Tax Credit UPCS Inspection Updates

IRS to Update the LIHTC Inspection Requirements

The Internal Revenue Service (IRS) will post in the Feb. 25 Federal Register a change to regulations that govern the Low-Income Housing Tax Credit Compliance Monitoring. This rule is final as of February 25, 2016, and will be set to expire on February 22, 2019. These changes revise and clarify the requirement to conduct physical inspections, specifically the number of units selected.

The IRS will concurrently issue Revenue Procedure 2016-15 (https://www.us-hc.com/images/pdfs/rev-proc_16-15.pdf) to provide that the minimum number of low-income units in an LIHTC development that must undergo physical inspection is the lesser of 20 percent of the low-income units in the property, rounded up to the nearest whole number, or the sampling scale that is currently used by REAC, which set the maximum sample at 27 units (https://www.us-hc.com/the-score/issue-71.html#reac-sample). This same rule applies to determine the minimum number of units that must undergo low-income certification review (file audit). It is important to note that state agencies remain able to conduct larger samples if they choose to set a policy to inspect larger amounts of units.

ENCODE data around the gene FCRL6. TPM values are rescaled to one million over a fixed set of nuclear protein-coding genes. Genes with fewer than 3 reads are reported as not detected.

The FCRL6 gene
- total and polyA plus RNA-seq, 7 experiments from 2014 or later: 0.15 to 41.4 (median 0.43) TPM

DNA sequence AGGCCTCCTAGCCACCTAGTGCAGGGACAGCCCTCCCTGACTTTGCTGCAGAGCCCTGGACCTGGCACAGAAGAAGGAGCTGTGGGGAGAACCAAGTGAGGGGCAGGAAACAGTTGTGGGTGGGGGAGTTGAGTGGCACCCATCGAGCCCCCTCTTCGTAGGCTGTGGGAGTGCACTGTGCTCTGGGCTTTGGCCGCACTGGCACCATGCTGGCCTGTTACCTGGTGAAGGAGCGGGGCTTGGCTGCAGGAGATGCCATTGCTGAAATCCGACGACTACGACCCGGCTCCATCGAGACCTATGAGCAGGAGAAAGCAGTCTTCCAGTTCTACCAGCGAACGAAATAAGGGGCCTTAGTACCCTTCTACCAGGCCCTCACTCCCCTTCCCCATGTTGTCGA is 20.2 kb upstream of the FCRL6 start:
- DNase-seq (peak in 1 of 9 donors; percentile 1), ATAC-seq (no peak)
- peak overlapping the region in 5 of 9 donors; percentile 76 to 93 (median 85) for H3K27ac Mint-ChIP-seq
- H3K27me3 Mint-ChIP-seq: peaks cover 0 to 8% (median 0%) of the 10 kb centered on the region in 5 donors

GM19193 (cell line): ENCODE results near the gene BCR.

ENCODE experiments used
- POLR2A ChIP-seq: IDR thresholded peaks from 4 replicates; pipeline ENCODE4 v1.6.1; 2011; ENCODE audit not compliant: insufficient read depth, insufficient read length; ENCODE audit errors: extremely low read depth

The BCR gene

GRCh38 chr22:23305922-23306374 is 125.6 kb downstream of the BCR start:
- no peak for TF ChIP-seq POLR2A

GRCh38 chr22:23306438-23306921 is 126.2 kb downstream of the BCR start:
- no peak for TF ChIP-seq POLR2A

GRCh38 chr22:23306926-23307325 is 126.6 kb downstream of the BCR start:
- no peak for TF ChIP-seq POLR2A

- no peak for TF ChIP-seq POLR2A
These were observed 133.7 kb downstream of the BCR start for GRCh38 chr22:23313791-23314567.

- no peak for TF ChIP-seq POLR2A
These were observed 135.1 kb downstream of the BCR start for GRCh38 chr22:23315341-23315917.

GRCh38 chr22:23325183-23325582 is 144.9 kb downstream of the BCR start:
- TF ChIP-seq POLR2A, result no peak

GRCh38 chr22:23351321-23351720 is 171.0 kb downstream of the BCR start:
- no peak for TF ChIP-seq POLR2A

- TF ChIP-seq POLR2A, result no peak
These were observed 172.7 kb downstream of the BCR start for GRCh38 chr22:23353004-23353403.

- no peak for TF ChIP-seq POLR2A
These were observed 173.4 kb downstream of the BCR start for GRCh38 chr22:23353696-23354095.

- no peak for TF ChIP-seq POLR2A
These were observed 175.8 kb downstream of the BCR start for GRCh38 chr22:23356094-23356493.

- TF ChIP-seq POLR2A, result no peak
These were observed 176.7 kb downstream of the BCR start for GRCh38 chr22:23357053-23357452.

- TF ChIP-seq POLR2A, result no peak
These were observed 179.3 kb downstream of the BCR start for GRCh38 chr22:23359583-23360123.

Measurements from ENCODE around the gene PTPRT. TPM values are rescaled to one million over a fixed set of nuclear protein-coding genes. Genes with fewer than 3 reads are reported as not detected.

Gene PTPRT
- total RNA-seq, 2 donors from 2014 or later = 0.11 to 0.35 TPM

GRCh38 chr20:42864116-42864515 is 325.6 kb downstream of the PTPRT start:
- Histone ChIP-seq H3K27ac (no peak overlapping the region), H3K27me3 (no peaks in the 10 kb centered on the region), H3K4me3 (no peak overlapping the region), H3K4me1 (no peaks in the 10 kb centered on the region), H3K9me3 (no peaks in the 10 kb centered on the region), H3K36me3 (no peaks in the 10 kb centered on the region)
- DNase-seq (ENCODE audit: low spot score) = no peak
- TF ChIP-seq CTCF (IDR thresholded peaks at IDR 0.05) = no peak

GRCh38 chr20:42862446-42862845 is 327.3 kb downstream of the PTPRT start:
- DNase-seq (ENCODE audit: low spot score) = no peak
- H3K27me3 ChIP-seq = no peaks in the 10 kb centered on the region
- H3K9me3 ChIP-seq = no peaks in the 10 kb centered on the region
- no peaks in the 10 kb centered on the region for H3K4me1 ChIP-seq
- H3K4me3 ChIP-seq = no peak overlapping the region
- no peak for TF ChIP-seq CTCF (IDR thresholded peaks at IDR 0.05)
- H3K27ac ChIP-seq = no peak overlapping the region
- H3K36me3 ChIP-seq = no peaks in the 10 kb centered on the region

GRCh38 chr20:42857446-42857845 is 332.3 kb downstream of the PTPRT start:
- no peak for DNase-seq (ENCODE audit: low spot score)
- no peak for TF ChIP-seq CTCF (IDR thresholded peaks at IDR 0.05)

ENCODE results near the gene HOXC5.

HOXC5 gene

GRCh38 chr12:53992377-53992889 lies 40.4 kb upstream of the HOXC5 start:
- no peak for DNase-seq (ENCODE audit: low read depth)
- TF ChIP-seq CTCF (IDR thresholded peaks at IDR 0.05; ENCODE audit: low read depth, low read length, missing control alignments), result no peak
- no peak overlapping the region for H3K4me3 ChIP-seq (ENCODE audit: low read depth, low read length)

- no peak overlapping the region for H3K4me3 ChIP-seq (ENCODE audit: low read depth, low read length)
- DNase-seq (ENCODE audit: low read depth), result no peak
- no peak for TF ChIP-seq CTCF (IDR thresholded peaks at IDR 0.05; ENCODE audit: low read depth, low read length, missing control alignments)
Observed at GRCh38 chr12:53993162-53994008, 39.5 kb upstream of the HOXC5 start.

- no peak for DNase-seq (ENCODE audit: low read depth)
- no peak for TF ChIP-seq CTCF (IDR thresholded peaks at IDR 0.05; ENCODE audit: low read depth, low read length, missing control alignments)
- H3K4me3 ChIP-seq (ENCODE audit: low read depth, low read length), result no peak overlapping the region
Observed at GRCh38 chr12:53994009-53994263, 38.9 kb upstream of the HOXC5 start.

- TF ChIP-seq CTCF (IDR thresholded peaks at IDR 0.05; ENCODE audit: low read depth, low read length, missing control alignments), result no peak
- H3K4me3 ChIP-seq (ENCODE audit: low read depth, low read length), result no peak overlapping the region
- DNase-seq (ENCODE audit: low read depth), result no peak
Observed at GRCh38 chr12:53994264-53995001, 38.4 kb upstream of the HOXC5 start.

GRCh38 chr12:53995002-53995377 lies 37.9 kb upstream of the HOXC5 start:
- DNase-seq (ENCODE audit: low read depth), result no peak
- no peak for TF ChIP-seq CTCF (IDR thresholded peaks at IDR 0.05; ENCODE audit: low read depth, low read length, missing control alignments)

The other important part of this change is that the "same unit" rule is being eliminated as part of this update to the regulations. The same unit rule stated that auditors had to conduct the file audit on the same unit that was physically inspected (or vice versa). Now, the units that are chosen for file audit and physical inspection under the UPCS inspection code can be different units within the same LIHTC project.

With these changes, LIHTC properties and the state monitoring agencies now have a lot more flexibility to conduct physical inspections at other times than the file audit and to utilize third party inspections conducted by HUD REAC as the required LIHTC compliance audit. Many states have asked us about the possibility of outsourcing UPCS unit inspections of their LIHTC properties, and the same unit rule always made such efficiencies more cumbersome. These changes do not affect how 8823's for non-compliance are issued by state monitoring agencies.

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